Monday, February 18, 2013

Shrines - Purity Ring (Album)

Purity Ring
Electropop is a musical genre that blends traditional pop motifs with mostly or purely electronic instrumentation. Not everyone can get behind it, and I understand that, but before you turn away in disgust from the word "pop", hear me out. It's not all shallow; there is a range of talent here, just like with everything else.

Near the top of this electropop talent pyramid is Canadian duo Purity Ring, formed in 2010. Their only album so far, "Shrines" is a perfect example of how something of great depth can come from anywhere, even something connected to the word "pop"*. Along the same lines as another recent post, Purity Ring uses the pop genesis as a spring board for experimentation and humor. Like metric substitutions, PR plays with our preconceptions, both musically and lyrically.

Lines like "Get a little closer, let fold...Cut open my sternum, and pull my little ribs around you," and "I'm sick of this, you're sick of that, I'm not as dumb as that," punctuated with "my sacred pining whims, my sacred pining whims" give us an interesting blend of the expected ("get a little closer", "around you", "I'm sick of this") and the unusual ("Cut open my sternum", "my sacred pining whims"). In an artistic landscape where the word "heart" itself has practically become cliched, we find "I'll stake rare toothpicks in my dirt-filled heart". The lyrics here alternate between commonplace and sweet lines, to whimsically dark passages such as "They'll cover the hills with their sweet flesh and soft nails. They'll cover the doors with the screens that their minds disposed," and "Grandma, I've been unruly, in my dreams and with my speech. Drill little holes into my eyelids that I might see you when I sleep."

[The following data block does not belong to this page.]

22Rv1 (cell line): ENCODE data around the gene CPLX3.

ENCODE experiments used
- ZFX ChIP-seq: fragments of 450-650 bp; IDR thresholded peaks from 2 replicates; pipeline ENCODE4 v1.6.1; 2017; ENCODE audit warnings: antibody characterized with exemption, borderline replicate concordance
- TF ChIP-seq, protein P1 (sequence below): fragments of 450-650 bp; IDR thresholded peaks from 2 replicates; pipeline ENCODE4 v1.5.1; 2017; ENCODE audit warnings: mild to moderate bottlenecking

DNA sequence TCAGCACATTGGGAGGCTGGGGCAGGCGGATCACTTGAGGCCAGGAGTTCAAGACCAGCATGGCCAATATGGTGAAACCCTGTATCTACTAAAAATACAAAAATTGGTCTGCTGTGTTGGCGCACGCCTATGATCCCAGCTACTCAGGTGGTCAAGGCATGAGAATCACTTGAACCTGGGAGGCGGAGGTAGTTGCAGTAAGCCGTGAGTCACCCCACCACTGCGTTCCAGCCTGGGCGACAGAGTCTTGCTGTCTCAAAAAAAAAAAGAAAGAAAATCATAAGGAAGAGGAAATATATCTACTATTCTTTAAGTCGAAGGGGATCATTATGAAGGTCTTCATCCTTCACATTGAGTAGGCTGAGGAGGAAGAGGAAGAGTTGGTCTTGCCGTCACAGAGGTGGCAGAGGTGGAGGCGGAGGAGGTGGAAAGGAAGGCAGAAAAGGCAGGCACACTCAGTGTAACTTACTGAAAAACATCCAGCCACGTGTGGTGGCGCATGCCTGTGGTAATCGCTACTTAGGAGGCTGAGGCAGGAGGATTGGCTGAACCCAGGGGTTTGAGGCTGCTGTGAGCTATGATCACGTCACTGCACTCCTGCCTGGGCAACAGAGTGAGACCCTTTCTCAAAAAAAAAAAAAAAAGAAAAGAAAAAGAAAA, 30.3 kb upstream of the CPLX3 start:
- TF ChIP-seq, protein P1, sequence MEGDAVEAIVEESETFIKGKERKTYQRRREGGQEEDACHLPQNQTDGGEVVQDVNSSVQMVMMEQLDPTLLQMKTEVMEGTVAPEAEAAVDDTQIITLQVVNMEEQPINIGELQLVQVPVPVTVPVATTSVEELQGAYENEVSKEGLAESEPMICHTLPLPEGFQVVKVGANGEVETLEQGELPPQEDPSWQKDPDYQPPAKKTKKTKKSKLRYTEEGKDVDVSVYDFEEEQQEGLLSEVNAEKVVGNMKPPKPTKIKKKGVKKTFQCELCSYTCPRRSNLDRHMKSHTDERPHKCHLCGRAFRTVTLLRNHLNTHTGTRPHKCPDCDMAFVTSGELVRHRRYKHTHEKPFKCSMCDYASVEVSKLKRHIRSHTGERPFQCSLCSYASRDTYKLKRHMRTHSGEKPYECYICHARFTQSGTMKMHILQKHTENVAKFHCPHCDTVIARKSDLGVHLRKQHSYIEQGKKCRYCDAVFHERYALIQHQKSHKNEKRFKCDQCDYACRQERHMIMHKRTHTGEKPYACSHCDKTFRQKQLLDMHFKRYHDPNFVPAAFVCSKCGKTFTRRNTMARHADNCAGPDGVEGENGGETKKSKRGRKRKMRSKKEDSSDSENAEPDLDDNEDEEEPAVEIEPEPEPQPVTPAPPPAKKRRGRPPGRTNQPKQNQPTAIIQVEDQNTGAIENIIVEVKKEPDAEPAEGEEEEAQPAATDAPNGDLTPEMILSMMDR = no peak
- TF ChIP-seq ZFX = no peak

"Shrines" album cover.
In the music itself there is an interesting tension between sullen and fun. A very similar synth faux-vocal instrument technique is used in every track on the album, (if that phrase is at all confusing just listen to ten or twenty seconds of any one of their songs) which of course carries with it the danger of the album sounding "samey". Obviously, bands want to have a style of their own, but they can take a lot of heat for every song sounding the same. Some groups, like Chevelle or Prong, embrace their "style"; others try to make as many different kinds of songs as they can. Think of Purity Ring as more in the first camp: they have a sound, they like that sound, the songs are simply variations on that sound. You can have any opinion on this you please, but keep in mind that no one would complain of a solo artist using the same acoustic guitar in all the songs on one album. The synth technique used here is really just another instrument. Granted, the tracks on "Shrines" do kind of run together, but I feel that is intentional.

All in all, a great album for anybody out there looking for something new.

-MA 2.18.13

*Attn. people from Idaho or wherever, please quit calling soda "pop", no one likes it.

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